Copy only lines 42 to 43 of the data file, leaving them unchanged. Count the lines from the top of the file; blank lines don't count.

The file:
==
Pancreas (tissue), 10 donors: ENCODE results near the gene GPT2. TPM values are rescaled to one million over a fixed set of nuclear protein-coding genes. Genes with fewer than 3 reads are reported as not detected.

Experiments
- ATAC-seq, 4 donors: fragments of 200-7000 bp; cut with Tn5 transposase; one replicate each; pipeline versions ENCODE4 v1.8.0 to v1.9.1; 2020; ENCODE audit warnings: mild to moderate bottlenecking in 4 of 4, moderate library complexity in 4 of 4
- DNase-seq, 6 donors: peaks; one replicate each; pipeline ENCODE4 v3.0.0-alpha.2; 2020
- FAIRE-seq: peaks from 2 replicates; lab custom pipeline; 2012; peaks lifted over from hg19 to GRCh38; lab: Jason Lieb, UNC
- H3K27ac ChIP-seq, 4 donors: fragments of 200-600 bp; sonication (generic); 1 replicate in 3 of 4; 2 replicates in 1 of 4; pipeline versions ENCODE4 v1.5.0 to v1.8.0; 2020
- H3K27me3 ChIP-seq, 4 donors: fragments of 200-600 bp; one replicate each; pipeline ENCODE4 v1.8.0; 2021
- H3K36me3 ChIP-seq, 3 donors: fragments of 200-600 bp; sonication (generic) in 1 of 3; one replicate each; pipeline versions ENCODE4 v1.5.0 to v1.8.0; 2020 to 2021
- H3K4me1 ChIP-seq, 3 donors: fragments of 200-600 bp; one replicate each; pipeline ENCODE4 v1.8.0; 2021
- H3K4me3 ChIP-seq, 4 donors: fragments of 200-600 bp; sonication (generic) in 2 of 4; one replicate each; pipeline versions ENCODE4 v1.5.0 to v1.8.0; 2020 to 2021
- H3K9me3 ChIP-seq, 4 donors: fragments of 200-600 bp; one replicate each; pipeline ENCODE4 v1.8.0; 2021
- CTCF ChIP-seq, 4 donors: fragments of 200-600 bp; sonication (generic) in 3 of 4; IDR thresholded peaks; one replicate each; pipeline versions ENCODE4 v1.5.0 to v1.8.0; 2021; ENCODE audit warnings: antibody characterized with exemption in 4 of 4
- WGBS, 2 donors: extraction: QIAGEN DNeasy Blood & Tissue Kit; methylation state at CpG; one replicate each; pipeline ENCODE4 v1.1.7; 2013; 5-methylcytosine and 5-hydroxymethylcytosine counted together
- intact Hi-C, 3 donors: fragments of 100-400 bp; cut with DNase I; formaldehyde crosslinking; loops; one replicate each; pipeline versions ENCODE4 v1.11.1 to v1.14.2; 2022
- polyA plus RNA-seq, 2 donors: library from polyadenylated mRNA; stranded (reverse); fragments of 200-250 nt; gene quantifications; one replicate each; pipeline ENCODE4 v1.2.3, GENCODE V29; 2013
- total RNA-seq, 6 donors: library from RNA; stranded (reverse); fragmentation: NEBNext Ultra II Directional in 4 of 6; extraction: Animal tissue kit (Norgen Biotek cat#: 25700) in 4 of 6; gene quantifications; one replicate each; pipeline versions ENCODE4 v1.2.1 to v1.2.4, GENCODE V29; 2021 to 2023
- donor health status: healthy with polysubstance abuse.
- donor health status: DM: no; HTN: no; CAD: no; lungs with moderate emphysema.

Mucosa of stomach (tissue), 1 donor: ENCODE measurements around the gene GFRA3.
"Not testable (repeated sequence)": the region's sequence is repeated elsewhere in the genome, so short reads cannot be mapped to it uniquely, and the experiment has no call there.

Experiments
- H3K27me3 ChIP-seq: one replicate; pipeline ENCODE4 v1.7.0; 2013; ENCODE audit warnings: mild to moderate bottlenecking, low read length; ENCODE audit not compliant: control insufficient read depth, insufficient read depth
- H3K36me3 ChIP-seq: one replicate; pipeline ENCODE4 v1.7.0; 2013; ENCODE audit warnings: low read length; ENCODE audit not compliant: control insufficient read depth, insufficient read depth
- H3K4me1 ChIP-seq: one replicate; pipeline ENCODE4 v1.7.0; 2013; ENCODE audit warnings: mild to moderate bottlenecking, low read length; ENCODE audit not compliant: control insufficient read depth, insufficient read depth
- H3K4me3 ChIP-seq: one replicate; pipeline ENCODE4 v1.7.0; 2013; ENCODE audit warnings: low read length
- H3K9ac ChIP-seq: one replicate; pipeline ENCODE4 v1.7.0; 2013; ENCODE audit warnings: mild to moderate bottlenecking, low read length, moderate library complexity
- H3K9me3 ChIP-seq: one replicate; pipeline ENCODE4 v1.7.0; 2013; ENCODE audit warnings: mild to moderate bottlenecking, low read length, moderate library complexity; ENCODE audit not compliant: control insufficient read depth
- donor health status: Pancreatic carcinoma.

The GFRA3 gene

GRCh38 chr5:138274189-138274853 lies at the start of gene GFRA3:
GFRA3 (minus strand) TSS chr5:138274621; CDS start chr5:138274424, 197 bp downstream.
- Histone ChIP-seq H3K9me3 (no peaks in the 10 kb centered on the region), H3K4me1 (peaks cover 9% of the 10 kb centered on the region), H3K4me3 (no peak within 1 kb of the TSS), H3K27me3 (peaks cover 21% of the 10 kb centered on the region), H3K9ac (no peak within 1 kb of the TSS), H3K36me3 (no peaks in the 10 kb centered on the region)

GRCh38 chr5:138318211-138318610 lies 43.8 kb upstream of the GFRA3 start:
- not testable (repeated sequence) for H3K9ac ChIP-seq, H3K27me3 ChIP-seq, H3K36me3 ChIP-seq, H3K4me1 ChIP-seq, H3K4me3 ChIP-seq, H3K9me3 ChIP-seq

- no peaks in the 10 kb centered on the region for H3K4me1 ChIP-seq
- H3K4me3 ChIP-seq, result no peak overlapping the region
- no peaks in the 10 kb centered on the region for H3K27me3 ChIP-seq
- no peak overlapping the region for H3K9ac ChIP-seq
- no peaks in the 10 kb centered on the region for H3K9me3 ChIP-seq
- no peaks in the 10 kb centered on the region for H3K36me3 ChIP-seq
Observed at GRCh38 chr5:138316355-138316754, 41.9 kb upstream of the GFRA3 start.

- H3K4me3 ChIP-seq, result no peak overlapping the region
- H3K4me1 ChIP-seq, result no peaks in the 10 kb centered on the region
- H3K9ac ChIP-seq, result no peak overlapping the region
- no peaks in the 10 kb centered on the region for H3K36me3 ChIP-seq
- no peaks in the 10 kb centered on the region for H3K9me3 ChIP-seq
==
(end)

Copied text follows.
- H3K4me3 ChIP-seq, result no peak overlapping the region
- H3K4me1 ChIP-seq, result no peaks in the 10 kb centered on the region